The Air Force is already finding locations for its now underway new Ground-Based Strategic Deterrent (GBSD) intercontinental ballistic missile (ICBM), following news that both Hill Air Force Base in Utah and Vandenberg Air Force Base in California are potential housing sites for the weapon. The bases recently passed environmental assessments.
A final environmental assessment determined that having the GBSD at those locations would have “no significant impact upon cultural or natural resources,” an Air Force TV report said. The report also cleared an Atol area in the Pacific region as a location for test demonstrations for both the GBSD and Minuteman III.
Citing ongoing work with the GBSD, the Air Force report said service engineers and weapons developers were working to modernize the land-based leg of the nuclear Triad, work on command and control upgrades, improve weapons systems and supporting infrastructure.
Dispersing ICBMs in this fashion, should they ultimately be based in Utah and California, might offer slightly different levels of reach or angles of approach. New launch trajectory options introduce a few interesting tactical possibilities, as the current arsenal of ICBMs is spread out across a vast expanse of three states spanning North Dakota, Wyoming and Montana. Having them spread across a wide swath of terrain makes them less likely to be destroyed quickly or in rapid succession in the event of some kind of attack. Of course, land-fired ICBMs can travel through space to just about anywhere on earth regardless, having one able to fire from the California coast could prove to be strategically useful. It might position a U.S. nuclear response contingency along the border with the Pacific ocean and therefore be in a better position to both use sensors and warning radar to detect incoming threats from Asia or launch attacks in the direction of China.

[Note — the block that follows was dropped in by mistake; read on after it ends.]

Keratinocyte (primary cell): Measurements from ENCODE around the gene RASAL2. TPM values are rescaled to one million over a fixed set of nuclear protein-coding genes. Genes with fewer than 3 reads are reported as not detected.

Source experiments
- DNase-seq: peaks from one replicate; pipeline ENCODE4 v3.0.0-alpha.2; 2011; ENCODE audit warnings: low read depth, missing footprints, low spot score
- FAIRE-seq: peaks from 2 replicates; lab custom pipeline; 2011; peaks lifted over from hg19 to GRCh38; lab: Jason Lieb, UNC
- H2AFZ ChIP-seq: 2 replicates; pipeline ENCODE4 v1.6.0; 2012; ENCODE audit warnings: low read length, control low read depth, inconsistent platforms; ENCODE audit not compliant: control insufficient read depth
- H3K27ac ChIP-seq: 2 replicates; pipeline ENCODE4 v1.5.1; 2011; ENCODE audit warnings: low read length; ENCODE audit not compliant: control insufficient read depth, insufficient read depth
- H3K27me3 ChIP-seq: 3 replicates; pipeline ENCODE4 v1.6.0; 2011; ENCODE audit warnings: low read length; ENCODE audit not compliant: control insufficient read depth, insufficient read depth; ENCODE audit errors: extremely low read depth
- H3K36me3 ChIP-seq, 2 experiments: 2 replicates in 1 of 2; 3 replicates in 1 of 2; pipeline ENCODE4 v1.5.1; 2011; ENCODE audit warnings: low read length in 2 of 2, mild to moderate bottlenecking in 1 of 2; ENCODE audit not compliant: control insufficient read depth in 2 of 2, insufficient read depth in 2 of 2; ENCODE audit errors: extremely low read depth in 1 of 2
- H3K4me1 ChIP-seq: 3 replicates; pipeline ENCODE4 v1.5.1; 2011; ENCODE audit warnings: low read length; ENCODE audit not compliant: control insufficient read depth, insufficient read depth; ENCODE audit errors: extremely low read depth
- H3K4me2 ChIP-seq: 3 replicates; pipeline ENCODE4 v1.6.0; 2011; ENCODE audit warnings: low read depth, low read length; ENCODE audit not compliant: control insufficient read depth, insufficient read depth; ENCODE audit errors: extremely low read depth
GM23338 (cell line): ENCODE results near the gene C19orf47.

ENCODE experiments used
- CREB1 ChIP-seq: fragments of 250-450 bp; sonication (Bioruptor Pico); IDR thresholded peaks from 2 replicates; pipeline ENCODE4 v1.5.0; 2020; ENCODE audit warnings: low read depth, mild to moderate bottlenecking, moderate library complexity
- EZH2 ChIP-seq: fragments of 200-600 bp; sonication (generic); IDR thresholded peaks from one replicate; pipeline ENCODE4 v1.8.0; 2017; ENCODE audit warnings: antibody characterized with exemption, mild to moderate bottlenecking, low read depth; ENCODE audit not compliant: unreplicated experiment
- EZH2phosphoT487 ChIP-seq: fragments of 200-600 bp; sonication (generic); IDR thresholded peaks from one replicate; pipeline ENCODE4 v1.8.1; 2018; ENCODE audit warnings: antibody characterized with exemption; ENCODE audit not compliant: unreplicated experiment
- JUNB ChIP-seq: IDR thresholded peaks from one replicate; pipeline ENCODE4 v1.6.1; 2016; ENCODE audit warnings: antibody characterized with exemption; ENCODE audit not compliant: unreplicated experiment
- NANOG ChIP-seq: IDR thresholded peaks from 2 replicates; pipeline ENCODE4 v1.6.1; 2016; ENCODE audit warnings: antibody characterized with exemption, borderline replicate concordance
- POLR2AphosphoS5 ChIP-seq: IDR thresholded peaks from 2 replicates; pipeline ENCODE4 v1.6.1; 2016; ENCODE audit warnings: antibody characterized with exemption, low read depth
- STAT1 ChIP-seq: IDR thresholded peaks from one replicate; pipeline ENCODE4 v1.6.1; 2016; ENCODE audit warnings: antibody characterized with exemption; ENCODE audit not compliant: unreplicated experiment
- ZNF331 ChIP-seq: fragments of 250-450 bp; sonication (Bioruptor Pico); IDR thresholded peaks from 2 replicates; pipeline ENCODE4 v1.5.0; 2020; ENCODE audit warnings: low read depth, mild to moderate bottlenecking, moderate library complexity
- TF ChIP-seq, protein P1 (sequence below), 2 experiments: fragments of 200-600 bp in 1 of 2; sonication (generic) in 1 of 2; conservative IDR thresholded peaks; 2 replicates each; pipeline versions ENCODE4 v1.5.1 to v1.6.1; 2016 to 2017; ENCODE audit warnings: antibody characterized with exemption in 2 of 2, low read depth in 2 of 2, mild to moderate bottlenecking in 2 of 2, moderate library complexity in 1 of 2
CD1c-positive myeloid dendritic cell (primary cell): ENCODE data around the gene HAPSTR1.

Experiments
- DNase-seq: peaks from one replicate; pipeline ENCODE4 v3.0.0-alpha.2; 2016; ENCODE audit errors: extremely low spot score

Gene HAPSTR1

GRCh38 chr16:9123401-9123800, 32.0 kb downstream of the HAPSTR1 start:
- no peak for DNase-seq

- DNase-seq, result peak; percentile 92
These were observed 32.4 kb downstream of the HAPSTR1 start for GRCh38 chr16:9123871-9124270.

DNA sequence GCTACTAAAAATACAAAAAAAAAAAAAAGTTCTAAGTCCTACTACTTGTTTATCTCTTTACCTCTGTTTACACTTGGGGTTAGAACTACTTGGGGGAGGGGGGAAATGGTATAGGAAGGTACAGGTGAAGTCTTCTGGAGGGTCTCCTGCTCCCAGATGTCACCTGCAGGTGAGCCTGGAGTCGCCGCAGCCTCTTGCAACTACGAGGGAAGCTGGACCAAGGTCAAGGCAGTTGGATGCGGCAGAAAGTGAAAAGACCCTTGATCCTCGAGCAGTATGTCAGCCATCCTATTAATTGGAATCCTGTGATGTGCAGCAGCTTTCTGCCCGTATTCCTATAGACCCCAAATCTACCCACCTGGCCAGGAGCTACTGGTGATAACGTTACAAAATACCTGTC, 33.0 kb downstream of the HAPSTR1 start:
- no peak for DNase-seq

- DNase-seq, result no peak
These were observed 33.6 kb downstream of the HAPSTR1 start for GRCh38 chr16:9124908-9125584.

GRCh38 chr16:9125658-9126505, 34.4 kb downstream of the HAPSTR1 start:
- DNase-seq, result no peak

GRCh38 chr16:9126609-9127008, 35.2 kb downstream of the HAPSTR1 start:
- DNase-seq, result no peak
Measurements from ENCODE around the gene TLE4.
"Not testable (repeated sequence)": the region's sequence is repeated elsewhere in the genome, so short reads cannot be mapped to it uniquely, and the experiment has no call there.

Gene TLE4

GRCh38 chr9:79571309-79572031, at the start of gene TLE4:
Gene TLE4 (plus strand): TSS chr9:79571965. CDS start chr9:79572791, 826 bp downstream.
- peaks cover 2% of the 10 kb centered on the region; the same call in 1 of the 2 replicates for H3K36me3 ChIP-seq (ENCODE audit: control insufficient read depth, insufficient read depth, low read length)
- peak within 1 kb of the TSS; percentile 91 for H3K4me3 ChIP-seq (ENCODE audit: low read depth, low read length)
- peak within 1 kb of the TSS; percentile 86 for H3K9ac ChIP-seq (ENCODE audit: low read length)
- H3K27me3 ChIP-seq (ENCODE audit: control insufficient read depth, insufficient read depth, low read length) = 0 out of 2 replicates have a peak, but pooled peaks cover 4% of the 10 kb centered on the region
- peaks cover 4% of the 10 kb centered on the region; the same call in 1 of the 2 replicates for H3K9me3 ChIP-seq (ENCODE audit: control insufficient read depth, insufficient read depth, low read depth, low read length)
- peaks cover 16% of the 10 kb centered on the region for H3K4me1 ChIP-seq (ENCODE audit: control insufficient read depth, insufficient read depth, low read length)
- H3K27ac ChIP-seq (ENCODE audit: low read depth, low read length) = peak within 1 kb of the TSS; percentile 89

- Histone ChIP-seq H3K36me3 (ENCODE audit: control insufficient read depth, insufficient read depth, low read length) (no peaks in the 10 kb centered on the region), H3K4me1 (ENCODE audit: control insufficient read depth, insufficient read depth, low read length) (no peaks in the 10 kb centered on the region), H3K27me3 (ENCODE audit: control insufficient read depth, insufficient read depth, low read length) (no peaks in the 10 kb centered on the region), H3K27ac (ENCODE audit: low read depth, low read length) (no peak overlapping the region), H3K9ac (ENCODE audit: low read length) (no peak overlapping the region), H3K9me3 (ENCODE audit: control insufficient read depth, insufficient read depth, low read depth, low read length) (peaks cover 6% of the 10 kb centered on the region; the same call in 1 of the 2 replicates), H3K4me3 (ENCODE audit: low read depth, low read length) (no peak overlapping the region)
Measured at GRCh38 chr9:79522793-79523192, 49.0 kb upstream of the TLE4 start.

In the case of Vandenberg Air Force Base, it seems significant that the Pentagon might place offensive ICBMs in the same location as it currently has its Ground-Based Interceptors. Vandenberg is a crucial location for missile defense as it offers an opportunity to synergize both offensive and defensive missile strategies and tactics. Perhaps an incoming threat is detected by networked command and control flying across the Pacific Ocean, an Interceptor missile at Vandenberg Air Force Base could be launched immediately while simultaneously being supported by an offensive counterattack.
Time to target is also important, meaning the length of time it will take an ICBM to travel through space during the mid-course phase before descending upon its target. Simply put, a California-based ICBM would reach China or key targets in the Pacific region much faster than a North Dakota-launched weapon. Typically, ICBMs travel so fast they can often complete the entire mid-course space-flight phase of its trajectory in about twenty minutes. A closer ICBM naturally takes less time, so it stands to reason that California-based ICBMs can strengthen deterrence against China, a strategy growing in importance given the extent to which China is known to be moving quickly on plans to double the size of its overall nuclear arsenal within just ten years.
Kris Osborn is the defense editor for the National Interest. Osborn previously served at the Pentagon as a Highly Qualified Expert with the Office of the Assistant Secretary of the Army—Acquisition, Logistics & Technology. Osborn has also worked as an anchor and on-air military specialist at national TV networks. He has appeared as a guest military expert on Fox News, MSNBC, The Military Channel, and The History Channel. He also has a Master's Degree in Comparative Literature from Columbia University.